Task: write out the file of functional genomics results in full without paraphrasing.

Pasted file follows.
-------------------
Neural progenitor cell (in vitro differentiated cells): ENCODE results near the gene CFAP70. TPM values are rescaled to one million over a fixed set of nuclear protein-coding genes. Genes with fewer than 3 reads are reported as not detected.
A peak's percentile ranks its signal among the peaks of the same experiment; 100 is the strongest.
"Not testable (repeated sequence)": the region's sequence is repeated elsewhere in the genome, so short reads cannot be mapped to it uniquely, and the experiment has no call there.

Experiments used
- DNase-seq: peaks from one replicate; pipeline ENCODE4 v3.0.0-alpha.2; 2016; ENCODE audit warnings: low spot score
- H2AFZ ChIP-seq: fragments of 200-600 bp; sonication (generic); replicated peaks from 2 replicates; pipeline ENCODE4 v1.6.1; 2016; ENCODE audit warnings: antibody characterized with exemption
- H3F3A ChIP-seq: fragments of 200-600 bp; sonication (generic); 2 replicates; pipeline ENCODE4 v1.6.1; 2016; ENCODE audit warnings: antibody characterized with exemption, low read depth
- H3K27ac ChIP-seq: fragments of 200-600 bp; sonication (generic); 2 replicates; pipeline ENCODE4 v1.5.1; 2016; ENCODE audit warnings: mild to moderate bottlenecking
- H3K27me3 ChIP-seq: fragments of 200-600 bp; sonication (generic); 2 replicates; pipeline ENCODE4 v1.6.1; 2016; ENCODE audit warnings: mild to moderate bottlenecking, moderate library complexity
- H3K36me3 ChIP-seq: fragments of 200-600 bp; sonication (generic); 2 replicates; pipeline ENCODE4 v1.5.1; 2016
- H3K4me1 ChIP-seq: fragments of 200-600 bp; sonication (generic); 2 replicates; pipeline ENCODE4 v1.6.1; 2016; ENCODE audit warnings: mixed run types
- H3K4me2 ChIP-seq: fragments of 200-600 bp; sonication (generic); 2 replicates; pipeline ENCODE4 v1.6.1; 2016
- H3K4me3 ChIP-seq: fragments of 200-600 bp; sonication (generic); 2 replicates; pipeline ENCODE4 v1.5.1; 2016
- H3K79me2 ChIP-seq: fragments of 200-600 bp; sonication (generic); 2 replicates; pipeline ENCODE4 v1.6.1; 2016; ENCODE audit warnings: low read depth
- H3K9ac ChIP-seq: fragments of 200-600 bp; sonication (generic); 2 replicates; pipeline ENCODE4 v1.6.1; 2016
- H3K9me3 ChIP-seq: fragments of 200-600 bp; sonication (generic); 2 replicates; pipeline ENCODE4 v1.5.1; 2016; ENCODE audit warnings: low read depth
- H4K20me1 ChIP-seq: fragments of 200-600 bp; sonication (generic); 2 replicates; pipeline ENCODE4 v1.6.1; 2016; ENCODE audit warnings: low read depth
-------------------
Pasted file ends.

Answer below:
Neural progenitor cell (in vitro differentiated cells): ENCODE results near the gene CFAP70. TPM values are rescaled to one million over a fixed set of nuclear protein-coding genes. Genes with fewer than 3 reads are reported as not detected.
A peak's percentile ranks its signal among the peaks of the same experiment; 100 is the strongest.
"Not testable (repeated sequence)": the region's sequence is repeated elsewhere in the genome, so short reads cannot be mapped to it uniquely, and the experiment has no call there.

Experiments used
- DNase-seq: peaks from one replicate; pipeline ENCODE4 v3.0.0-alpha.2; 2016; ENCODE audit warnings: low spot score
- H2AFZ ChIP-seq: fragments of 200-600 bp; sonication (generic); replicated peaks from 2 replicates; pipeline ENCODE4 v1.6.1; 2016; ENCODE audit warnings: antibody characterized with exemption
- H3F3A ChIP-seq: fragments of 200-600 bp; sonication (generic); 2 replicates; pipeline ENCODE4 v1.6.1; 2016; ENCODE audit warnings: antibody characterized with exemption, low read depth
- H3K27ac ChIP-seq: fragments of 200-600 bp; sonication (generic); 2 replicates; pipeline ENCODE4 v1.5.1; 2016; ENCODE audit warnings: mild to moderate bottlenecking
- H3K27me3 ChIP-seq: fragments of 200-600 bp; sonication (generic); 2 replicates; pipeline ENCODE4 v1.6.1; 2016; ENCODE audit warnings: mild to moderate bottlenecking, moderate library complexity
- H3K36me3 ChIP-seq: fragments of 200-600 bp; sonication (generic); 2 replicates; pipeline ENCODE4 v1.5.1; 2016
- H3K4me1 ChIP-seq: fragments of 200-600 bp; sonication (generic); 2 replicates; pipeline ENCODE4 v1.6.1; 2016; ENCODE audit warnings: mixed run types
- H3K4me2 ChIP-seq: fragments of 200-600 bp; sonication (generic); 2 replicates; pipeline ENCODE4 v1.6.1; 2016
- H3K4me3 ChIP-seq: fragments of 200-600 bp; sonication (generic); 2 replicates; pipeline ENCODE4 v1.5.1; 2016
- H3K79me2 ChIP-seq: fragments of 200-600 bp; sonication (generic); 2 replicates; pipeline ENCODE4 v1.6.1; 2016; ENCODE audit warnings: low read depth
- H3K9ac ChIP-seq: fragments of 200-600 bp; sonication (generic); 2 replicates; pipeline ENCODE4 v1.6.1; 2016
- H3K9me3 ChIP-seq: fragments of 200-600 bp; sonication (generic); 2 replicates; pipeline ENCODE4 v1.5.1; 2016; ENCODE audit warnings: low read depth
- H4K20me1 ChIP-seq: fragments of 200-600 bp; sonication (generic); 2 replicates; pipeline ENCODE4 v1.6.1; 2016; ENCODE audit warnings: low read depth